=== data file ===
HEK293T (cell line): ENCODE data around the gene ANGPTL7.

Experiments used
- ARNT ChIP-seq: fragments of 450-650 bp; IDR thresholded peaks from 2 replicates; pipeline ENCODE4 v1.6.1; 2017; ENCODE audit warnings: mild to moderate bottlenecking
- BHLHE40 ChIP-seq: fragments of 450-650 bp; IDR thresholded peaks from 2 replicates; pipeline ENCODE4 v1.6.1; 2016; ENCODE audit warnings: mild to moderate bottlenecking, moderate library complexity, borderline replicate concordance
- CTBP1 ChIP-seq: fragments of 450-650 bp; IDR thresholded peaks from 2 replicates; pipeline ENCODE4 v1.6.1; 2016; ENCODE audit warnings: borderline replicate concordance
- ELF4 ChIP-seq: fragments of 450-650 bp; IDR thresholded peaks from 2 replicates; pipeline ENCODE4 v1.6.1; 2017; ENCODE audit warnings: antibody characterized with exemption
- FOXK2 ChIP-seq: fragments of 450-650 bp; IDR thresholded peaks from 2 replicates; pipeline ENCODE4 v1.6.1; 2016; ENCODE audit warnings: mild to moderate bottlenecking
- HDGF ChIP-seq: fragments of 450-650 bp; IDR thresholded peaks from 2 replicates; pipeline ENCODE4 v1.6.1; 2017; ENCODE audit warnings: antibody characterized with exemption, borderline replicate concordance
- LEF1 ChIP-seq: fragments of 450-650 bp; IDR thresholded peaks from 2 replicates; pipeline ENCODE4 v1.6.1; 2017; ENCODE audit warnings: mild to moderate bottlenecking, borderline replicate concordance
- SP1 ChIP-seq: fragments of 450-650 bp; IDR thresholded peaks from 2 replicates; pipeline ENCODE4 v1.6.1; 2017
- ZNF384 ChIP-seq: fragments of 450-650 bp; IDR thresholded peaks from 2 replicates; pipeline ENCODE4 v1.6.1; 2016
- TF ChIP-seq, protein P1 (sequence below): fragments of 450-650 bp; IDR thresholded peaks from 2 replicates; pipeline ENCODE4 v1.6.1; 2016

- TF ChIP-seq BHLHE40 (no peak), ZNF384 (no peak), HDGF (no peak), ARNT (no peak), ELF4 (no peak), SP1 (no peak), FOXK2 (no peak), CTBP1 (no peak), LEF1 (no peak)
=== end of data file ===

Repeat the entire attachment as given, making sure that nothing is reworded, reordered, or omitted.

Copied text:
HEK293T (cell line): ENCODE data around the gene ANGPTL7.

Experiments used
- ARNT ChIP-seq: fragments of 450-650 bp; IDR thresholded peaks from 2 replicates; pipeline ENCODE4 v1.6.1; 2017; ENCODE audit warnings: mild to moderate bottlenecking
- BHLHE40 ChIP-seq: fragments of 450-650 bp; IDR thresholded peaks from 2 replicates; pipeline ENCODE4 v1.6.1; 2016; ENCODE audit warnings: mild to moderate bottlenecking, moderate library complexity, borderline replicate concordance
- CTBP1 ChIP-seq: fragments of 450-650 bp; IDR thresholded peaks from 2 replicates; pipeline ENCODE4 v1.6.1; 2016; ENCODE audit warnings: borderline replicate concordance
- ELF4 ChIP-seq: fragments of 450-650 bp; IDR thresholded peaks from 2 replicates; pipeline ENCODE4 v1.6.1; 2017; ENCODE audit warnings: antibody characterized with exemption
- FOXK2 ChIP-seq: fragments of 450-650 bp; IDR thresholded peaks from 2 replicates; pipeline ENCODE4 v1.6.1; 2016; ENCODE audit warnings: mild to moderate bottlenecking
- HDGF ChIP-seq: fragments of 450-650 bp; IDR thresholded peaks from 2 replicates; pipeline ENCODE4 v1.6.1; 2017; ENCODE audit warnings: antibody characterized with exemption, borderline replicate concordance
- LEF1 ChIP-seq: fragments of 450-650 bp; IDR thresholded peaks from 2 replicates; pipeline ENCODE4 v1.6.1; 2017; ENCODE audit warnings: mild to moderate bottlenecking, borderline replicate concordance
- SP1 ChIP-seq: fragments of 450-650 bp; IDR thresholded peaks from 2 replicates; pipeline ENCODE4 v1.6.1; 2017
- ZNF384 ChIP-seq: fragments of 450-650 bp; IDR thresholded peaks from 2 replicates; pipeline ENCODE4 v1.6.1; 2016
- TF ChIP-seq, protein P1 (sequence below): fragments of 450-650 bp; IDR thresholded peaks from 2 replicates; pipeline ENCODE4 v1.6.1; 2016

- TF ChIP-seq BHLHE40 (no peak), ZNF384 (no peak), HDGF (no peak), ARNT (no peak), ELF4 (no peak), SP1 (no peak), FOXK2 (no peak), CTBP1 (no peak), LEF1 (no peak)